In this episode of the Ceres Podcast, Stelios discusses the hospitality news with previous Seafish Fish & Chip Shop of the Year Winner Mark Petrou from Petrou Brothers in Chatteris.
They discuss the following topics:
The article "Navigating the Fine Line Between Workplace Banter and Bullying" addresses the subtle line between casual jokes and workplace bullying, particularly in the hospitality sector. It references a study by Irwin Mitchell showing that 39% of workers in this sector experienced bullying disguised as banter. The Equality Act 2010 is mentioned as a legal safeguard against discrimination and harassment in the workplace, covering various protected characteristics. The article emphasises that the intent behind a joke is less important than its impact on the recipient.
The article "The KFC Controversy: Navigating Health Policies and Business Interests" delves into the conflict between local councils in England and Wales and KFC over establishing fast-food outlets near schools. The councils aim to combat childhood obesity by restricting these outlets, while KFC argues against these restrictions, claiming they are unscientific and unlawful. The debate highlights the tension between public health objectives and corporate rights, with KFC successfully challenging over 43 councils since 2017, often leading to the dilution of anti-obesity policies.
The pub and bar industry in Scotland is experiencing a significant crisis, with a much higher rate of closures than in England. The Scottish Beer & Pub Association (SBPA) and Scottish Licensed Trade Association (SLTA) report that 76 pubs closed in Scotland between Q1 and Q3 of this year, which is a sharp increase from the previous year and represents a closure rate of 1.7%, double that of England's 0.75%. These associations are urging the Scottish Government for financial support, similar to the 75% rate relief given to English businesses. Scottish pubs are struggling with debts from the COVID-19 pandemic, rising energy costs, supply chain issues, and the upcoming minimum wage increase.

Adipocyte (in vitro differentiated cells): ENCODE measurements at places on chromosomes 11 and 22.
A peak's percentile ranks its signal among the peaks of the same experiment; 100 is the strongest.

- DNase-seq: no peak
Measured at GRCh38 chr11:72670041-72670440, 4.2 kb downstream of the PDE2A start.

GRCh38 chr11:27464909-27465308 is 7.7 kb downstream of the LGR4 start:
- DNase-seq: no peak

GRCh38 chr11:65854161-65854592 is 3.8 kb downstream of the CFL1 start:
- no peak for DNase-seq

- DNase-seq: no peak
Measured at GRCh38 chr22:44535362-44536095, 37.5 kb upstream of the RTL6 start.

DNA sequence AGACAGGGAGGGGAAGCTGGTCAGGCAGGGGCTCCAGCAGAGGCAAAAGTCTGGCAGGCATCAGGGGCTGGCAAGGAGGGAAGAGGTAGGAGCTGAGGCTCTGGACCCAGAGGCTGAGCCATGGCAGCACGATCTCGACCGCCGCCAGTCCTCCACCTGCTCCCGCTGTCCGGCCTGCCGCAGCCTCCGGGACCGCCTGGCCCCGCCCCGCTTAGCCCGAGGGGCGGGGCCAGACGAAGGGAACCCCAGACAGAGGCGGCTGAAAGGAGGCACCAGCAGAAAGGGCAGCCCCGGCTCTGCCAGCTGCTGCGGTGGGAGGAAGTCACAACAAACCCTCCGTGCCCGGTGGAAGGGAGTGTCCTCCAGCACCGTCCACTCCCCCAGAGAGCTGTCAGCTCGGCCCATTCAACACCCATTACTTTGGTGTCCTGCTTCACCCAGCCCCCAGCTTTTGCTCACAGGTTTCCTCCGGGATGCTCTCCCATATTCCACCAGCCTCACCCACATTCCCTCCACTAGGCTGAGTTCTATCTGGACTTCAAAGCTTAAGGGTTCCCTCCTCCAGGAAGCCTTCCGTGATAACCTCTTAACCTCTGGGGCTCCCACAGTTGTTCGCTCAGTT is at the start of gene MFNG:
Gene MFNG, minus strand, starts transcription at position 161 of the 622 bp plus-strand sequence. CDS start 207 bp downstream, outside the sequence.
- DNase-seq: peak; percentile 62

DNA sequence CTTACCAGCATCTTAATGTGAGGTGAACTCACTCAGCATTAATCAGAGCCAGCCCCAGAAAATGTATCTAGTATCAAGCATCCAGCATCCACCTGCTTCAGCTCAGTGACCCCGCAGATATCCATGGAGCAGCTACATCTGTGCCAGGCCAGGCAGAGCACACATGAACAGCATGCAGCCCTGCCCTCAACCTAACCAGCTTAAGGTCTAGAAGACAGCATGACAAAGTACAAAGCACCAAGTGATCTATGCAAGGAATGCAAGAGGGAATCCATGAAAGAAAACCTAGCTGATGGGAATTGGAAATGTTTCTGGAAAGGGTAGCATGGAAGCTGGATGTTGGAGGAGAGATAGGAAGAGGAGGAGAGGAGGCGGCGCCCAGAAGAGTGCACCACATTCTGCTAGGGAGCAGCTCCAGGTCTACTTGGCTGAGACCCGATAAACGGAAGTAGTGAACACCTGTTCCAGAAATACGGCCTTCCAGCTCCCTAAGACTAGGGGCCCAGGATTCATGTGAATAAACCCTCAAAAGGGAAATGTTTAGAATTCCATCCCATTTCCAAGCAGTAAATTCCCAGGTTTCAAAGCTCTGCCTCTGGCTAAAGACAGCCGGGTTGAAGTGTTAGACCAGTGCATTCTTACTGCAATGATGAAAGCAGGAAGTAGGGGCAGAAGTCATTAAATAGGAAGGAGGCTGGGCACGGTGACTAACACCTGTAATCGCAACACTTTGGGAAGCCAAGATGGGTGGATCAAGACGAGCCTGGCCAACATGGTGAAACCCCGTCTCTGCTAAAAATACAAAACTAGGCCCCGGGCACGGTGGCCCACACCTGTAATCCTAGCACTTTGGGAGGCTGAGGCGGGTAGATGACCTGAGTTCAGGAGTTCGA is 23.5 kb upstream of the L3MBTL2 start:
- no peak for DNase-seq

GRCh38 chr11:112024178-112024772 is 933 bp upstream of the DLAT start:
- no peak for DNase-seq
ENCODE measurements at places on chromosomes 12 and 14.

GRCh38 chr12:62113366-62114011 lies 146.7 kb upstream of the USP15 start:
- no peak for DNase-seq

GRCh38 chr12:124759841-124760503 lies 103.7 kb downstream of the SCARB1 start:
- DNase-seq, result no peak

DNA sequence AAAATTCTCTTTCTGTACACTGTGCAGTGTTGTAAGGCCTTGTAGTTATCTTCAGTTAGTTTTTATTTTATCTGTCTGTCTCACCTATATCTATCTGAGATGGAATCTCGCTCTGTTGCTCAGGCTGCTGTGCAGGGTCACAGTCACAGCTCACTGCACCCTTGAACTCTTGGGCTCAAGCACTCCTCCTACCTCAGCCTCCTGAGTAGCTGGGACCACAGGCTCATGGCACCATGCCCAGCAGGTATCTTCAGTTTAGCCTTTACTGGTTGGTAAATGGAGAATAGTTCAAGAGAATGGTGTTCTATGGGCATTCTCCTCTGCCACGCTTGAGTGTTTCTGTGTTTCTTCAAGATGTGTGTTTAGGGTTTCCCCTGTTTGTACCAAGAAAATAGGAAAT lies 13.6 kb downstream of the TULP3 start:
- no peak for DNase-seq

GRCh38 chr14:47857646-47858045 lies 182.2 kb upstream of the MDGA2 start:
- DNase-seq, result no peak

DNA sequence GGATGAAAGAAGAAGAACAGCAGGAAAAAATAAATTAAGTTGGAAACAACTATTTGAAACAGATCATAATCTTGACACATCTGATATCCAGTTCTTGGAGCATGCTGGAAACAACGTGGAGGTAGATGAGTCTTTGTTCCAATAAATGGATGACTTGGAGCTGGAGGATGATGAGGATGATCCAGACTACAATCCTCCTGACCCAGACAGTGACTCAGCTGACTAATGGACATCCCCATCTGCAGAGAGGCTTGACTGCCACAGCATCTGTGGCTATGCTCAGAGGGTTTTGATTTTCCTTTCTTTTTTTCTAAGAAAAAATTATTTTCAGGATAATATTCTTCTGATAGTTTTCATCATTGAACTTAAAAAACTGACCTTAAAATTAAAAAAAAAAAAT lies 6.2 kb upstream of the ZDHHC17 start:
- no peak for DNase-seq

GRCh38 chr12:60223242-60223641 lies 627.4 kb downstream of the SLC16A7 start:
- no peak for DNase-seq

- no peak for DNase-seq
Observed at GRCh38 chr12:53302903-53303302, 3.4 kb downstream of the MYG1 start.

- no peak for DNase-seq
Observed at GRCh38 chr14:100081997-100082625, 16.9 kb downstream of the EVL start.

The Australian Government has introduced mandatory country of origin labelling for seafood in hospitality venues, a significant change from previous regulations. This decision, which follows a $1.6 million government commitment to expand labelling laws, requires restaurants and takeaways to indicate whether their seafood is Australian (A), imported (I), or of mixed origin (M). The implementation date is yet to be confirmed, but businesses will be given a transition period to adapt. This move, long advocated for by industry groups like Seafood Industry Australia, aims to provide consumers with clear information about the seafood they consume.
You can listen to previous episodes to learn more about Mark Petrou.
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